The file hondt.e contains an implementation of the d'Hondt and the Hare-Niemeyer procedures for elections.

>load hondt;

Let us start with a simple example. Assume the votes are the following.

>v=[24,27,5]

[24, 27, 5]

Now we have 10 seats. How would distribute these seats?

The d'Hondt method does the following.

>hondt(v,10)

[4, 5, 1]

The result of the Hare-Niemeyer method is the same in this case.

>hnbest(v,10)

[4, 5, 1]

The d'Hondt method divides the seats by 1, 2, 3, ... and sorts the results. Then it takes the highest n numbers to determine the seats.

Let us simulate that. First we divide all elements of v by 1 to 10 and put that into one vector.

>k=10; vh=redim(v/(1:k)',1,k*3)

[24, 27, 5, 12, 13.5, 2.5, 8, 9, 1.66667, 6, 6.75, 1.25, 4.8, 5.4, 1, 4, 4.5, 0.833333, 3.42857, 3.85714, 0.714286, 3, 3.375, 0.625, 2.66667, 3, 0.555556, 2.4, 2.7, 0.5]

Here are the numbers of the parties for each entry of vh.

>ph=redim(dup(1:3,k),1,k*3)

[1, 2, 3, 1, 2, 3, 1, 2, 3, 1, 2, 3, 1, 2, 3, 1, 2, 3, 1, 2, 3, 1, 2, 3, 1, 2, 3, 1, 2, 3]

Now we sort vh in descending order.

>{vhs,is}=sort(-vh); -vhs

[27, 24, 13.5, 12, 9, 8, 6.75, 6, 5.4, 5, 4.8, 4.5, 4, 3.85714, 3.42857, 3.375, 3, 3, 2.7, 2.66667, 2.5, 2.4, 1.66667, 1.25, 1, 0.833333, 0.714286, 0.625, 0.555556, 0.5]

The parties which these numbers belong to, are the following.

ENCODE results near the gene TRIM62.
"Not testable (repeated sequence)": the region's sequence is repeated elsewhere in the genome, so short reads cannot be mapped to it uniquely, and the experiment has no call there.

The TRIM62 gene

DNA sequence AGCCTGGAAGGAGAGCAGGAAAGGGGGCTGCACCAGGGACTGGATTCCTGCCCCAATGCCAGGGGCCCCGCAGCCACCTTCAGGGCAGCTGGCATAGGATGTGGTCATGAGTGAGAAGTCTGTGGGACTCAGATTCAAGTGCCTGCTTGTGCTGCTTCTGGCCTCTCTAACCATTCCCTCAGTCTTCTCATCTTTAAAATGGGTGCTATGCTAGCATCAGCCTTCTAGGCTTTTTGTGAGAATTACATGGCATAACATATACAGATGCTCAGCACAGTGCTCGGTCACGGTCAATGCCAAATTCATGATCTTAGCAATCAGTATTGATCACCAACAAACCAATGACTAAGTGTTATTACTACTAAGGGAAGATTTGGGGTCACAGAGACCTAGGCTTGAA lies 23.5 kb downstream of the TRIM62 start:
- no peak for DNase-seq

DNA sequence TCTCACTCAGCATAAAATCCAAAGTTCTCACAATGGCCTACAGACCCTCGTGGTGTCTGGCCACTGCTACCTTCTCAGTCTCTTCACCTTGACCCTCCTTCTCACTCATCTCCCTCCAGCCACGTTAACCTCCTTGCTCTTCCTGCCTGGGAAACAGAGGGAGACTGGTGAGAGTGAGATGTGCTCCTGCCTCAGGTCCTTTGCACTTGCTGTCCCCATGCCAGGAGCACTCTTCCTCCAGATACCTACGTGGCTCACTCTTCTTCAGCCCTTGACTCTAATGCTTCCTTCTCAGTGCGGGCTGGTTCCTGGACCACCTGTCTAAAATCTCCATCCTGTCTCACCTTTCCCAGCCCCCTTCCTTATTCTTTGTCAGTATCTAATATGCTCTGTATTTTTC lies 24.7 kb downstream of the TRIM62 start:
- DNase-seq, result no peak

>ph[is]

[2, 1, 2, 1, 2, 1, 2, 1, 2, 3, 1, 2, 1, 2, 1, 2, 2, 1, 2, 1, 3, 1, 3, 3, 3, 3, 3, 3, 3, 3]

We now take the first 10 values of the vector, determine the parties of these indices, and count the number of times a party occurs.

>is=is[1:10], ps=ph[is], getmultiplicities(1:3,ps)

[2, 1, 5, 4, 8, 7, 11, 10, 14, 3] [2, 1, 2, 1, 2, 1, 2, 1, 2, 3] [4, 5, 1]

Hare-Niemeyer works with a different, and less obscure trick. First we determine the fractional number of seats each party should get.

>s=v/sum(v)*10

[4.28571, 4.82143, 0.892857]

This is of course not possible. Therefore, we give the parties the integer part of this, thus

>sp=floor(s)

[4, 4, 0]

We have 2 seats left. Now we determine the errors for each party and add 1 seat for the highest 2 errors.

>s-sp, {h,i}=sort(s-sp); i=i[-2:-1],

[0.285714, 0.821429, 0.892857] [2, 3]

Party 2 and 3 have the largest error. So we reduct this error the most, if we add one seat to 2 and 3.

>sp[i]=sp[i]+1; sp,

[4, 5, 1]

For a comparison, we assume two parties, where one gets p percent of the votes, and k seats. Then we can write a function for the number of seats the party gets.

>function map shondt (p) := hondt([p,1-p],k)[1]

Now we can plot the number of seats the party gets versus the number of seats it should get (in red).

>k=10; plot2d("k*x",0,1,color=red); ... plot2d("shondt",>add):

This tends to put the smaller party at a disadvantage.

Let us try the same with Hare-Niemeyer.

>function map shn (p) := hnbest([p,1-p],k)[1]; ... k=10; plot2d("k*x",0,1,color=red); ... plot2d("shn",>add):

This clearly looks much better. In fact, it rounds the fractional number of seats to the next integer.

We can do the same for three parties with an equal share of votes for the other two.

>function map shondt (p) := hondt([p,1-p/2,1-p/2],k)[1]; ... k=10; plot2d("k*x/2",0,1,color=red); ... plot2d("shondt",>add):

>function map shn (p) := hnbest([p,1-p/2,1-p/2],k)[1]; ... k=10; plot2d("k*x/2",0,1,color=red); ... plot2d("shn",>add):

Again the small party clearly gets a fair share.